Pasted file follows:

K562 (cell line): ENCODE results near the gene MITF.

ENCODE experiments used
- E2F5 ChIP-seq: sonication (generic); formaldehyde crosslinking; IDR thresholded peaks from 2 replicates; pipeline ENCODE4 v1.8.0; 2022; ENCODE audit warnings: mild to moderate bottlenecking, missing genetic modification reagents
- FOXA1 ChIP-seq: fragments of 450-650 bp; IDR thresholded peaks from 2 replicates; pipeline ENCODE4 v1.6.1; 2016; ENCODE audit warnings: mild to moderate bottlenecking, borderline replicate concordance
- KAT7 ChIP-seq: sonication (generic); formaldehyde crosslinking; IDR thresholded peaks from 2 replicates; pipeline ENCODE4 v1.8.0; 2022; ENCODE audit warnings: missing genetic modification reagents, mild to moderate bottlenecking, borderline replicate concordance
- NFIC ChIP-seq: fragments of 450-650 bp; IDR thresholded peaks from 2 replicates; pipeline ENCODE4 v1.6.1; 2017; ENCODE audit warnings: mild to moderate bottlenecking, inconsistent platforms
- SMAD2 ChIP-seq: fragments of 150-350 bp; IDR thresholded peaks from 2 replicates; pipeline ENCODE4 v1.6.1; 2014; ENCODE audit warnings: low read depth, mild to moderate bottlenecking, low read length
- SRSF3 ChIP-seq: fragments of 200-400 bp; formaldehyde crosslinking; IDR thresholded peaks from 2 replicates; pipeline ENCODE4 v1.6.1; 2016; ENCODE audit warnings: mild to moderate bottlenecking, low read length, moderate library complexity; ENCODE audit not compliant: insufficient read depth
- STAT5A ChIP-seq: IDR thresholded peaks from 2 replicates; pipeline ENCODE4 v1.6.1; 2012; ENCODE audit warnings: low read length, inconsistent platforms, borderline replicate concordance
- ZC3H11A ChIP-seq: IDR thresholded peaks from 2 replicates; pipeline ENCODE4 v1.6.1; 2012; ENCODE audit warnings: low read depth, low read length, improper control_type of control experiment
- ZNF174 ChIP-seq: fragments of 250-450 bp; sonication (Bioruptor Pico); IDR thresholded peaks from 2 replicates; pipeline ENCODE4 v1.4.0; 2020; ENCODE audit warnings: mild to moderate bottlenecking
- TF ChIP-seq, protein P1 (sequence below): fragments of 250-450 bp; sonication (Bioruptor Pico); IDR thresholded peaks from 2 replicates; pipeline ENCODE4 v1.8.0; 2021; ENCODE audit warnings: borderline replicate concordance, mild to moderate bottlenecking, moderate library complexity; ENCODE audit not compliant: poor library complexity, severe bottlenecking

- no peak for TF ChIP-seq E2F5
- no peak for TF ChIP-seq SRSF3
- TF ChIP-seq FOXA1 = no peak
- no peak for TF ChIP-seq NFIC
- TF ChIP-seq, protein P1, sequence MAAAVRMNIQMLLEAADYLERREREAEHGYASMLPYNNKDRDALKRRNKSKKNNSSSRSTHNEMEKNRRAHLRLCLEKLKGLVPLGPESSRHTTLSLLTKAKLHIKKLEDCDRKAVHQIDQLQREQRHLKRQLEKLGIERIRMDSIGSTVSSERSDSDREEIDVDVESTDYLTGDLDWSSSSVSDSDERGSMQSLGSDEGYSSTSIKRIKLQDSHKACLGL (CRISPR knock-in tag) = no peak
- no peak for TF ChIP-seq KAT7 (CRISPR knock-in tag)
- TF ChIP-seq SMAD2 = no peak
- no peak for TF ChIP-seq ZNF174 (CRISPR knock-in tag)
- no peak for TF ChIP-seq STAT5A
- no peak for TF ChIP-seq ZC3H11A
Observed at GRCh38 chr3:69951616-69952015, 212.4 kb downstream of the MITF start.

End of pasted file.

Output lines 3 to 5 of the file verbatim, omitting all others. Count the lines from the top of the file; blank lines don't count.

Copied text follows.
- E2F5 ChIP-seq: sonication (generic); formaldehyde crosslinking; IDR thresholded peaks from 2 replicates; pipeline ENCODE4 v1.8.0; 2022; ENCODE audit warnings: mild to moderate bottlenecking, missing genetic modification reagents
- FOXA1 ChIP-seq: fragments of 450-650 bp; IDR thresholded peaks from 2 replicates; pipeline ENCODE4 v1.6.1; 2016; ENCODE audit warnings: mild to moderate bottlenecking, borderline replicate concordance
- KAT7 ChIP-seq: sonication (generic); formaldehyde crosslinking; IDR thresholded peaks from 2 replicates; pipeline ENCODE4 v1.8.0; 2022; ENCODE audit warnings: missing genetic modification reagents, mild to moderate bottlenecking, borderline replicate concordance